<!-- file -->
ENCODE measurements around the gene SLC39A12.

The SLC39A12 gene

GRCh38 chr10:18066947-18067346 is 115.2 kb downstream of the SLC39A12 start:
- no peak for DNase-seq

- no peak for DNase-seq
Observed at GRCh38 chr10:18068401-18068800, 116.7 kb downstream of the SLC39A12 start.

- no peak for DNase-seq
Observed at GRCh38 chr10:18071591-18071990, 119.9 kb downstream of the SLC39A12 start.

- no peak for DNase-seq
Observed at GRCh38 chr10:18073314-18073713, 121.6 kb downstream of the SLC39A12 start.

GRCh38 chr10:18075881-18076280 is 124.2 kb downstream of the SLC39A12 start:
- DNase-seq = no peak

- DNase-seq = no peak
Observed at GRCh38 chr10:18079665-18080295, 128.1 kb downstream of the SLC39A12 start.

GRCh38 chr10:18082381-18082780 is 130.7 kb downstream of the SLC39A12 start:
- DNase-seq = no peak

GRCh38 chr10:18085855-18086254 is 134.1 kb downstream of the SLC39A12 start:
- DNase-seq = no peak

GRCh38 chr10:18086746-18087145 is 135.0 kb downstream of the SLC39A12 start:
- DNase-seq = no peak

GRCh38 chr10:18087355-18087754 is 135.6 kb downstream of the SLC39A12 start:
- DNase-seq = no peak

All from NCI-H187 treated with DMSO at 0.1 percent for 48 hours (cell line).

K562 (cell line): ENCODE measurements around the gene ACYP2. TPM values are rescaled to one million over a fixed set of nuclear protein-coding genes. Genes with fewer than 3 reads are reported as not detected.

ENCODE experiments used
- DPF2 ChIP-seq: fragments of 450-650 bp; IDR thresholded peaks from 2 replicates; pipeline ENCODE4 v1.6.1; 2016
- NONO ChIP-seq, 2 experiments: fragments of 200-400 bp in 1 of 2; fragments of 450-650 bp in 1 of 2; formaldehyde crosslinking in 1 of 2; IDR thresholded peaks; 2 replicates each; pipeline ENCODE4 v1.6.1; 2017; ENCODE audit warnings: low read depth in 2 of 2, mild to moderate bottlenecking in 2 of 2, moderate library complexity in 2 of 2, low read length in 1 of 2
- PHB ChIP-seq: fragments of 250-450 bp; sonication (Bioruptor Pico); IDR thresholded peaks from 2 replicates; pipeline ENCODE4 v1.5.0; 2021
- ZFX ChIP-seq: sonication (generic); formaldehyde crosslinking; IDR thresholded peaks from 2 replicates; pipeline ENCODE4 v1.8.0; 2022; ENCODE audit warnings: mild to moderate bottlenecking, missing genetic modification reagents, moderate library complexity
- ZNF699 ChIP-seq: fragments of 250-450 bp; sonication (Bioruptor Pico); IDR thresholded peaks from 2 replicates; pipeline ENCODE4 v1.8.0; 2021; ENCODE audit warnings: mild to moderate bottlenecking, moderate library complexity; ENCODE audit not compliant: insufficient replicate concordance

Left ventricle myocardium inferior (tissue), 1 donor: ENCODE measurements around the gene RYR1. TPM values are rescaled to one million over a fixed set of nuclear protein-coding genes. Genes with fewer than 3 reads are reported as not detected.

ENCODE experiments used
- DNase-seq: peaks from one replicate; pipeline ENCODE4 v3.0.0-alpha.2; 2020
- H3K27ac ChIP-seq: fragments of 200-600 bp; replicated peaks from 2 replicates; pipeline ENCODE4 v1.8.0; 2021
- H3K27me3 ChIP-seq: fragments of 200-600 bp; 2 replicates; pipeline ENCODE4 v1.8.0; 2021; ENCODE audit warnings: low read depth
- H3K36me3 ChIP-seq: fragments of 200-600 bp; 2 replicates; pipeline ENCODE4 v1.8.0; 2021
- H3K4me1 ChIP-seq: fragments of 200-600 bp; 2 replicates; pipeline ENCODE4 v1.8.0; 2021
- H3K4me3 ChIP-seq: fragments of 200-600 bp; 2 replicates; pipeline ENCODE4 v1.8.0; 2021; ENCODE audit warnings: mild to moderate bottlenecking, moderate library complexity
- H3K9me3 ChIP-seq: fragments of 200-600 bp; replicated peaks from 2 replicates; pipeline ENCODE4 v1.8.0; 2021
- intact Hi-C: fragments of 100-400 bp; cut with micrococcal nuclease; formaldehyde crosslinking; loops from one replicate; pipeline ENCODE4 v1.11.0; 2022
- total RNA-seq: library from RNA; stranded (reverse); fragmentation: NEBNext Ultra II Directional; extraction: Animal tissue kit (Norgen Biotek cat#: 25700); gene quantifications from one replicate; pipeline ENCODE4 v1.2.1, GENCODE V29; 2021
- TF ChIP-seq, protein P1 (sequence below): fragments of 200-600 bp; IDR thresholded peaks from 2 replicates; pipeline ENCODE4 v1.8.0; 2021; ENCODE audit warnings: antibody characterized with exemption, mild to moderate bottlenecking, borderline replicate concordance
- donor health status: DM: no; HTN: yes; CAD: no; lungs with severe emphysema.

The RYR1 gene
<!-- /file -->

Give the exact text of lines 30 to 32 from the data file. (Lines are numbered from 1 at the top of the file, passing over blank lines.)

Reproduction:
- ZNF699 ChIP-seq: fragments of 250-450 bp; sonication (Bioruptor Pico); IDR thresholded peaks from 2 replicates; pipeline ENCODE4 v1.8.0; 2021; ENCODE audit warnings: mild to moderate bottlenecking, moderate library complexity; ENCODE audit not compliant: insufficient replicate concordance

Left ventricle myocardium inferior (tissue), 1 donor: ENCODE measurements around the gene RYR1. TPM values are rescaled to one million over a fixed set of nuclear protein-coding genes. Genes with fewer than 3 reads are reported as not detected.

ENCODE experiments used